HTC has launched an upgraded virtual reality kit for businesses that is built around its recently released Vive Pro headset and brand new next-generation base stations. The new Vive Pro 2.0 Kit cost $1,399, which is $200 more than the previous generation Vive Pro Kit, and comes with the Vive Pro HMD VR headset, SteamVr tracking 2.0, a pair of base stations, and two motion controllers.
"Enterprise VR is transforming the way businesses operate and interact with their employees and customers. We are bringing the market a premium VR experience with a high-resolution display, integrated audio and the best components available today in a headset," said Daniel O’Brien, GM U.S., Vive. "Vive Pro offers an immediate upgrade for businesses that want to utilize the most innovative technology to optimize their business and streamline their processes."
The Vive Pro works with previous generation base stations, though the new ones provide a larger 32 ft by 32 ft tracking area. There is a caveat, however—businesses will need to purchase two more base stations (fir a total of four) if they need a tracking space that large. Out of the box, the two upgraded base stations cover an area that is roughly 19 ft by 19 ft.
HTC released the Vive Pro earlier this month at $799 for the headset itself, while dropping the price of its previous generation Vive package to $499. The new Vive Pro ups the ante with a bump in resolution to 2880x1600 via dual OLED displays, up from 2160x1200 on the original Vive, resulting is less of a so-called screen door effect. It's also reportedly more comfortable to wear, and features integrated high-performance headphones with a built-in amplifier with noise cancelling capabilities.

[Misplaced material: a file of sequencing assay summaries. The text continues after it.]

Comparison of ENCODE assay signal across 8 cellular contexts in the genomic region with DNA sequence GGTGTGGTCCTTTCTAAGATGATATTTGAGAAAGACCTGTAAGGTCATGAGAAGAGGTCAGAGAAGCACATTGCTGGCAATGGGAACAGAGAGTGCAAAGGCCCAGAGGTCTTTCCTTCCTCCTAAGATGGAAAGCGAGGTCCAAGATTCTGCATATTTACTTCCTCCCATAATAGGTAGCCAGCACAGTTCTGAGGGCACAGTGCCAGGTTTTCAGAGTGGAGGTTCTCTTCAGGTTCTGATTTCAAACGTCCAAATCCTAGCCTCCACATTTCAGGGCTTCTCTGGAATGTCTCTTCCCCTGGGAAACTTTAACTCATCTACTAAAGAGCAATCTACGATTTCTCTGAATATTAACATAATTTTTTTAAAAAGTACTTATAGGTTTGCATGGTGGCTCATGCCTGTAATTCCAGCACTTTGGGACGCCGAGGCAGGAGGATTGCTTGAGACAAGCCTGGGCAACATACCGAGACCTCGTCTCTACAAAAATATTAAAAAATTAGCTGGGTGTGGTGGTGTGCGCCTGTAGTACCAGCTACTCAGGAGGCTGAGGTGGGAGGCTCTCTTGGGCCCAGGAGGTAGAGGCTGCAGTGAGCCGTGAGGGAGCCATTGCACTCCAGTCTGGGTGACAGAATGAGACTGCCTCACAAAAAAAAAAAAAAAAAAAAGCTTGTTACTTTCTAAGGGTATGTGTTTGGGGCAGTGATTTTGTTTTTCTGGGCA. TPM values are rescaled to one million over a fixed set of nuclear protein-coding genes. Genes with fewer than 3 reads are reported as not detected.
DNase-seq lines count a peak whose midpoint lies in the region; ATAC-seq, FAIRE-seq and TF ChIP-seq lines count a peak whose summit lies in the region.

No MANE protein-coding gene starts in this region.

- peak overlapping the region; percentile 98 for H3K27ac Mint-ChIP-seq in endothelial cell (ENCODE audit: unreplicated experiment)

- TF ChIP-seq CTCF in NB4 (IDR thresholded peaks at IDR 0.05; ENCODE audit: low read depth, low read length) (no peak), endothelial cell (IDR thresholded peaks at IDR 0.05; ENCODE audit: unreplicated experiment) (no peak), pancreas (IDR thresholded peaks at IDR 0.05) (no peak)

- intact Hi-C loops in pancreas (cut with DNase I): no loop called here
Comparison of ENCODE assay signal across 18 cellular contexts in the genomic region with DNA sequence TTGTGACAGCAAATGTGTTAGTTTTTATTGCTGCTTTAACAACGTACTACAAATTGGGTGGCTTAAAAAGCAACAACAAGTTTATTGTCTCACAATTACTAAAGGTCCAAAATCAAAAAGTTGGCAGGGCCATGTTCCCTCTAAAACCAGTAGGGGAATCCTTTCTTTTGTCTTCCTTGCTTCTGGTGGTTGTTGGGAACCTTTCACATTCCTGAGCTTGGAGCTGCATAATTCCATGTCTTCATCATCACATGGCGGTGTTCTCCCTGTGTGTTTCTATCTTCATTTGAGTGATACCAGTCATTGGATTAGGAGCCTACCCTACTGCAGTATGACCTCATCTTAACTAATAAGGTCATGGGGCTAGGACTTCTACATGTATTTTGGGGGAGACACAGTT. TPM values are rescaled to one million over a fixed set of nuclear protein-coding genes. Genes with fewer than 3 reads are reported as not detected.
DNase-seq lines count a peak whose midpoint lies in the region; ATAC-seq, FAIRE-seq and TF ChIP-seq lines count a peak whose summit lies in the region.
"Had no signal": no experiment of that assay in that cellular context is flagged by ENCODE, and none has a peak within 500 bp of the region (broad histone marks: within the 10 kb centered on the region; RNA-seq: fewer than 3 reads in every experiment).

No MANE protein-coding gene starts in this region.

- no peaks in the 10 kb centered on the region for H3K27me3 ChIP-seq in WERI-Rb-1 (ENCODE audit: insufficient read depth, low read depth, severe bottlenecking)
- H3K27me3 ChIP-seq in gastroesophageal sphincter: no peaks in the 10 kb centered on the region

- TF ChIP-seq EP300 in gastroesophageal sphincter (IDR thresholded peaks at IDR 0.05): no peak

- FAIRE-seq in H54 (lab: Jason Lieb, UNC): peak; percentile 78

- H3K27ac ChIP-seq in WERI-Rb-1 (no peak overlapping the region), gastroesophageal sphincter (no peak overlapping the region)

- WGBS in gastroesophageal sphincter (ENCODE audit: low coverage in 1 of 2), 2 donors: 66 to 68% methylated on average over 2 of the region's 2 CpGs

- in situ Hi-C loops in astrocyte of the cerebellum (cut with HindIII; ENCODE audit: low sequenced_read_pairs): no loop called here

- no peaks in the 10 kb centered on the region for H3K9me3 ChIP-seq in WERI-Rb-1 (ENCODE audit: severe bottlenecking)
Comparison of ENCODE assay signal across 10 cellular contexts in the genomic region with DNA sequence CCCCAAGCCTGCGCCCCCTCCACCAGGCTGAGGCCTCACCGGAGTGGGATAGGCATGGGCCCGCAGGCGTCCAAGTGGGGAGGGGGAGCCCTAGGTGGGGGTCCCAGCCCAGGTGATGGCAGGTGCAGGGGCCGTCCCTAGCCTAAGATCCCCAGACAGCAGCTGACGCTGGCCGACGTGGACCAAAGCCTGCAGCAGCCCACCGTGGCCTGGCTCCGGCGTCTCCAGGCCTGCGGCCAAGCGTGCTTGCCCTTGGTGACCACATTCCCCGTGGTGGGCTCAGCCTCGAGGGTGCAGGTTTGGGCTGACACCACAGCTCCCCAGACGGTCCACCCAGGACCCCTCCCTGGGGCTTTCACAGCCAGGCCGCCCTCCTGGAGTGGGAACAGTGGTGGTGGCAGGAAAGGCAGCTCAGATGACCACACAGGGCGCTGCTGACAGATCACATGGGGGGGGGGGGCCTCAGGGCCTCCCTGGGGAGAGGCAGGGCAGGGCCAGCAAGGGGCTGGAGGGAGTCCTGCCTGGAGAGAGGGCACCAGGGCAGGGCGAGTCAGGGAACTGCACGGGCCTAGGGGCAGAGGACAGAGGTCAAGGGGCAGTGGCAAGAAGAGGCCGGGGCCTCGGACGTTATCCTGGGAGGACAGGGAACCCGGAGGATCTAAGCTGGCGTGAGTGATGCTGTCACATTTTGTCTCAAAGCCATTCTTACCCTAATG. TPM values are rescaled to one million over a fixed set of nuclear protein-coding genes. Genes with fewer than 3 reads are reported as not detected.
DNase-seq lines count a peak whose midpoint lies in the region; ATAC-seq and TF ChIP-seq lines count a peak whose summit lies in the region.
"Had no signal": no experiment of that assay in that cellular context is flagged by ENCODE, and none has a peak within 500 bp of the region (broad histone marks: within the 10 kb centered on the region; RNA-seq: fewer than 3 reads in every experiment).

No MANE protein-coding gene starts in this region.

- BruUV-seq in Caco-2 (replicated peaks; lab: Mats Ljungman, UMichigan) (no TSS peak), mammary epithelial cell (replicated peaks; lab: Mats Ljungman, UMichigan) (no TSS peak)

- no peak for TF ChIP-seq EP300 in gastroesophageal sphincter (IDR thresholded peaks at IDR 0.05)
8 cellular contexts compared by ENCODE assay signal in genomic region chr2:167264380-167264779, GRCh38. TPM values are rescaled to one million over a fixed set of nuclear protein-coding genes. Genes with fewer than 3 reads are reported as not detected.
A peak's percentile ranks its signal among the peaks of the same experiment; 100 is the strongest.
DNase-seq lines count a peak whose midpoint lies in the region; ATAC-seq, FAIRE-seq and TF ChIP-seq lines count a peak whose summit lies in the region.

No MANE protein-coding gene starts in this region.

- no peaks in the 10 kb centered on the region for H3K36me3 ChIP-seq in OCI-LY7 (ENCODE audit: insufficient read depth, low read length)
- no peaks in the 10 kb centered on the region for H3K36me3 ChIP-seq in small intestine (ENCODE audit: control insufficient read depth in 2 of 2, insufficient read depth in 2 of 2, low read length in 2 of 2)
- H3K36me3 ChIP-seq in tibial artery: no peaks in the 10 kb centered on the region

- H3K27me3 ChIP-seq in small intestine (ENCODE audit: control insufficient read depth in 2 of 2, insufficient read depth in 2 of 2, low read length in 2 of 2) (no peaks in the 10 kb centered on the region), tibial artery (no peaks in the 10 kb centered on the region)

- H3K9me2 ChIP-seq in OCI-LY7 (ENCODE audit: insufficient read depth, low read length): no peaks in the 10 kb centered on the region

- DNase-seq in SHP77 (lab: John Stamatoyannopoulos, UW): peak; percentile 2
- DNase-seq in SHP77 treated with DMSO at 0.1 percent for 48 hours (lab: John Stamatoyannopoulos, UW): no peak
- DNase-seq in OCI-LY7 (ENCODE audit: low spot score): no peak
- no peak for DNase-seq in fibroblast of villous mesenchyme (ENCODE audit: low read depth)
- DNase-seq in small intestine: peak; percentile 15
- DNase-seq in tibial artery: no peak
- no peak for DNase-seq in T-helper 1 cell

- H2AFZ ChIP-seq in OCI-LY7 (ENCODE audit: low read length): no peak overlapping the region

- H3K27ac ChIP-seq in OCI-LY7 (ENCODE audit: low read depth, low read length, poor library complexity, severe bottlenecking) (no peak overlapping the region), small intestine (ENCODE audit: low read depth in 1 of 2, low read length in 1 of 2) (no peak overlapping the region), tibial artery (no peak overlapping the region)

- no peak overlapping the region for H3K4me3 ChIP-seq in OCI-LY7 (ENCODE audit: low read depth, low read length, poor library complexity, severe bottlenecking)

One of the main barriers to wider VR adoption has been the high cost of entry. That has started to change more recently, with both the Oculus Rift and original HTC Vive coming down in price. The Vive Pro goes in the opposite direction, and the business kit in particular is expensive at $1,399. HTC told Fortune that its reasoning is it wants to grow its enterprise businesses, which it hopes to account for 30 percent of its VR revenue by 2020.
The flip side to that is video games will still account for the wide majority of its VR revenue, at least for the foreseeable future. Even so, it's a tough pill for gamers to swallow that if they want the latest hardware, including upgraded base stations, they'll have to buy an enterprise kit that is $900 more than what the original Vive package now sells for.